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In vitro fertilization innovator Robert G. Edwards wins Nobel Prize

The biologist, with Dr. Patrick Steptoe, developed techniques that led to the first 'test tube baby,' Louise Brown, and millions of other births.

October 05, 2010|By Thomas H. Maugh II, Los Angeles Times

British biologist Robert G. Edwards, whose contributions to the technology of in vitro fertilization have made more than 4 million couples parents, has been awarded the 2010 Nobel Prize in physiology or medicine.

Working with Dr. Patrick Steptoe, Edwards, now 85, developed the techniques for removing mature eggs from a woman's ovaries, fertilizing them in test tubes and inducing them to begin dividing before implanting them back in the mother.

Their efforts yielded the July 25, 1978, birth of Louise Brown, the first "test tube baby," both demonstrating the success and the safety of the technique and bringing hope to infertile people all over the world. An estimated 10% of all couples are unable to conceive naturally.

Edwards, an emeritus professor at Cambridge University, is in failing health and was unable to accept the early morning call from Sweden's Nobel Committee. "I spoke to his wife, and she was delighted, and she was sure he would be delighted too," the committee's secretary, Goran Hansson, told a Stockholm news conference.

In a statement released by Bourn Hall, the Cambridge in vitro fertilization, or IVF, clinic founded by Edwards and Steptoe, Ruth Edwards said, "The family is thrilled and delighted that Professor Edwards has been awarded the Nobel Prize for medicine for the development of IVF. The success of this research has touched the lives of millions of people worldwide, and his dedication and single-minded determination despite opposition from many quarters has led to successful application of his pioneering research."

Steptoe was not named as a recipient of the $1.5-million prize because Nobel rules require that an honoree be alive at the time of the award. He died in 1988, 13 years before New York's Lasker Foundation awarded Edwards its top award, which is often viewed as a precursor to the Nobel.

Critics have questioned why it has taken so long to honor the pair's achievements. Some suspect that it is due in part to the Vatican's disapproval of the technique because it physically separates the conjugal act and conception. Many other religious groups also initially expressed concerns about the ethics of IVF, and Britain's Medical Research Council refused to fund the experiments, spurring Edwards and Steptoe to obtain private grants.

Most such groups have since changed their positions, and the Catholic Church remains the only major group opposed to IVF. In an e-mail statement Monday, Monsignor Ignacio Carrasco de Paula, head of the Pontifical Academy for Life, said that the award "is not completely out of place." But he criticized the research for opening the door to the destruction of embryos and the creation of a commercial market for human eggs. He also said the research raised questions because it did not address the underlying problem of infertility, but only circumvented it.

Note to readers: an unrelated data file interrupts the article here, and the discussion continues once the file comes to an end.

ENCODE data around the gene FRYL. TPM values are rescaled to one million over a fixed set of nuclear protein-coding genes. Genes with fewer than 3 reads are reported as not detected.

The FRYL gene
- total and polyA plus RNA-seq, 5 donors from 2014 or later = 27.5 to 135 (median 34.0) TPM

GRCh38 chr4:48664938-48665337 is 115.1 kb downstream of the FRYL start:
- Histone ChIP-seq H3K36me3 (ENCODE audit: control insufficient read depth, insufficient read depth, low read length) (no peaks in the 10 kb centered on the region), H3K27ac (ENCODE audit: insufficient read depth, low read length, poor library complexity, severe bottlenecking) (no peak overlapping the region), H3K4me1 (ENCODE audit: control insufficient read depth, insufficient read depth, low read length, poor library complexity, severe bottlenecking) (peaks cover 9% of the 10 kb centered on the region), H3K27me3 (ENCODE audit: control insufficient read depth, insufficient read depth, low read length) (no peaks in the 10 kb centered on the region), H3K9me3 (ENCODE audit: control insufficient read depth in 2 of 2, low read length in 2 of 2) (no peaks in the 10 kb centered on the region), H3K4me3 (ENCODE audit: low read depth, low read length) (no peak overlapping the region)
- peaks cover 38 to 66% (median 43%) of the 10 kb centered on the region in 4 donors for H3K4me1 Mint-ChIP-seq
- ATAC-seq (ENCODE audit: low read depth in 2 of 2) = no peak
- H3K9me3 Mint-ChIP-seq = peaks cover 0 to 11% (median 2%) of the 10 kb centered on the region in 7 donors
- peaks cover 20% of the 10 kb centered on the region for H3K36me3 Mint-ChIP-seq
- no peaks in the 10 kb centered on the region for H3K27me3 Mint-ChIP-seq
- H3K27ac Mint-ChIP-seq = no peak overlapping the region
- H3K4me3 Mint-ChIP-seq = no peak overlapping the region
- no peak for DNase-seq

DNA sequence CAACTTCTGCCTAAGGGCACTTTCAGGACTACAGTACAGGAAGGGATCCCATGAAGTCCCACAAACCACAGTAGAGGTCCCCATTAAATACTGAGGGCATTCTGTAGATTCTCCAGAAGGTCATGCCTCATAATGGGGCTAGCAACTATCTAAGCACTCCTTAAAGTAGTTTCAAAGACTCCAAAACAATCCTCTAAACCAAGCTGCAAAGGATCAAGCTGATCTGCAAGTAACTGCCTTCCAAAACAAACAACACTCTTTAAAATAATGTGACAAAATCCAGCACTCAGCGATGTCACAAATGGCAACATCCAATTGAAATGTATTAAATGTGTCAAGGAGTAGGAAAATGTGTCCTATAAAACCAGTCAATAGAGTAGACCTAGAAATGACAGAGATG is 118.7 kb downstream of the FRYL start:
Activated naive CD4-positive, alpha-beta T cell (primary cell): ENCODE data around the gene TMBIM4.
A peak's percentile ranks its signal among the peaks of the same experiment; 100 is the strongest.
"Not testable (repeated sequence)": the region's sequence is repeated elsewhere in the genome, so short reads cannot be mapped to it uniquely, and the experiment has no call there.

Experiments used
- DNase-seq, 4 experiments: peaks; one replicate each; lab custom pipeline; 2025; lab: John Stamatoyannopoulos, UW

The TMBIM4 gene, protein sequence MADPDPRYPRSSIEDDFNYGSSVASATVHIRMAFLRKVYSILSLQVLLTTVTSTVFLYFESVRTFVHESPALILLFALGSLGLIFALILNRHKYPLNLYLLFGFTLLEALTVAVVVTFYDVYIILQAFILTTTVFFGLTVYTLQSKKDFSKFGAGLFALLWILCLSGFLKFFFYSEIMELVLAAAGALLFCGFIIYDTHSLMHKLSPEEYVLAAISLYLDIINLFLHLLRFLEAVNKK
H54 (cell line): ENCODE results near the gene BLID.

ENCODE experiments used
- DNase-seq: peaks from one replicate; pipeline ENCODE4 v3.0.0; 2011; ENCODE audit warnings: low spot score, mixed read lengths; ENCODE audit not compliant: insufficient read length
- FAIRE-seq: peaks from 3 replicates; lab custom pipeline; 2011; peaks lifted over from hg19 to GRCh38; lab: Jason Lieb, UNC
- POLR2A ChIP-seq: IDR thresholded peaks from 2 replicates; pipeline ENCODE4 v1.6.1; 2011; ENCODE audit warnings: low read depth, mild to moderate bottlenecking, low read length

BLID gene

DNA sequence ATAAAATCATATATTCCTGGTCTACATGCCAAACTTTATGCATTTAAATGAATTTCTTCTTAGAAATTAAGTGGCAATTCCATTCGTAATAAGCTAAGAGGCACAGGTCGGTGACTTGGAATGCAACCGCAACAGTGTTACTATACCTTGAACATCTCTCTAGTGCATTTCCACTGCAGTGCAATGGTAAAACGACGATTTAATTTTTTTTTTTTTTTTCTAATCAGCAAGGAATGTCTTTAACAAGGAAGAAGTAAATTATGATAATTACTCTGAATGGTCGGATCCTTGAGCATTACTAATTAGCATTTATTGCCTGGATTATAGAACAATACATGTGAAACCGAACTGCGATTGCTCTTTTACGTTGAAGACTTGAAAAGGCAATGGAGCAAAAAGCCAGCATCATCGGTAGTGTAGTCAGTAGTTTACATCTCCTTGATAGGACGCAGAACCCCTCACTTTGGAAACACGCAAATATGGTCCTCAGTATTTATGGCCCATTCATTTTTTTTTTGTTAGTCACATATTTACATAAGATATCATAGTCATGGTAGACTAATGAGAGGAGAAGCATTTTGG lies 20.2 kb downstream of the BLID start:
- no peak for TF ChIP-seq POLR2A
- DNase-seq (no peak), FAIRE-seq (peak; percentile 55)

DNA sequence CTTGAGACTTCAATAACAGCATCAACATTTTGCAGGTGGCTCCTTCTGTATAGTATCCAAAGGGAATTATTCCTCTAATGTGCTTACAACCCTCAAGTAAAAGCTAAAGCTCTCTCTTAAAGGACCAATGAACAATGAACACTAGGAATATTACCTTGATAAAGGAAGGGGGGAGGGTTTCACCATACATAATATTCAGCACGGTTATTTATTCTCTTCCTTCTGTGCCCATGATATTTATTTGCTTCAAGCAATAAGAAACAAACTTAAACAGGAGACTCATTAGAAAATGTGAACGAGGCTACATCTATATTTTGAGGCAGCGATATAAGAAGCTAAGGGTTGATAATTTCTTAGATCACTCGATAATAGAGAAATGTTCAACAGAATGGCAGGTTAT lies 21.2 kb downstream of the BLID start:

Edwards began experimenting with IVF in the mid-1950s after receiving his doctorate from the University of Edinburgh in Scotland. Other researchers already had shown that rabbit eggs could be successfully inseminated in the test tube, leading to viable offspring, and Edwards initially assumed that human eggs would be little different.

It turned out, however, that human eggs had a very different life cycle from that of rabbit eggs. Over the next 20 years, Edwards made a number of fundamental discoveries, clarifying how human eggs matured, how different hormones regulated their maturation and at which times the eggs could be inseminated successfully. He also determined the conditions under which sperm were activated and had the capacity to fertilize eggs.

By 1969, he had successfully fertilized an egg in a test tube — or, more accurately, in a laboratory petri dish. But the egg would not proceed beyond the first cellular division. Edwards reasoned that the egg needed to mature in the womb. He contacted Steptoe, a gynecologist who was one of the pioneers in laparoscopy, in which a thin telescope inserted through the vagina is used to observe the ovaries and manipulate eggs.

After much further work, the pair performed the first successful IVF on Lesley Brown, who came to the clinic after she and her husband, John, had tried for nine years to have a child. Baby Louise was born, and a new world was opened.

"Louise's birth signified so much," Edwards said at her 25th birthday celebration in 2003. "We had to fight a lot of opposition, but we had concepts that we thought would work, and they worked."

Louise recently had her own child, the old-fashioned way. In a statement released by Bourn Hall, she said, "It's fantastic news; me and Mum are so glad that one of the pioneers of IVF has been given the recognition he deserves. We hold Bob in great affection and are delighted to send our personal congratulations to him and his family at this time."

An estimated 142,000 IVF procedures are performed each year in the U.S. at a cost of about $4 billion. The success rate is about 1 in every 5 procedures, about the same rate as conventional attempts to become pregnant.

thomas.maugh@latimes.com

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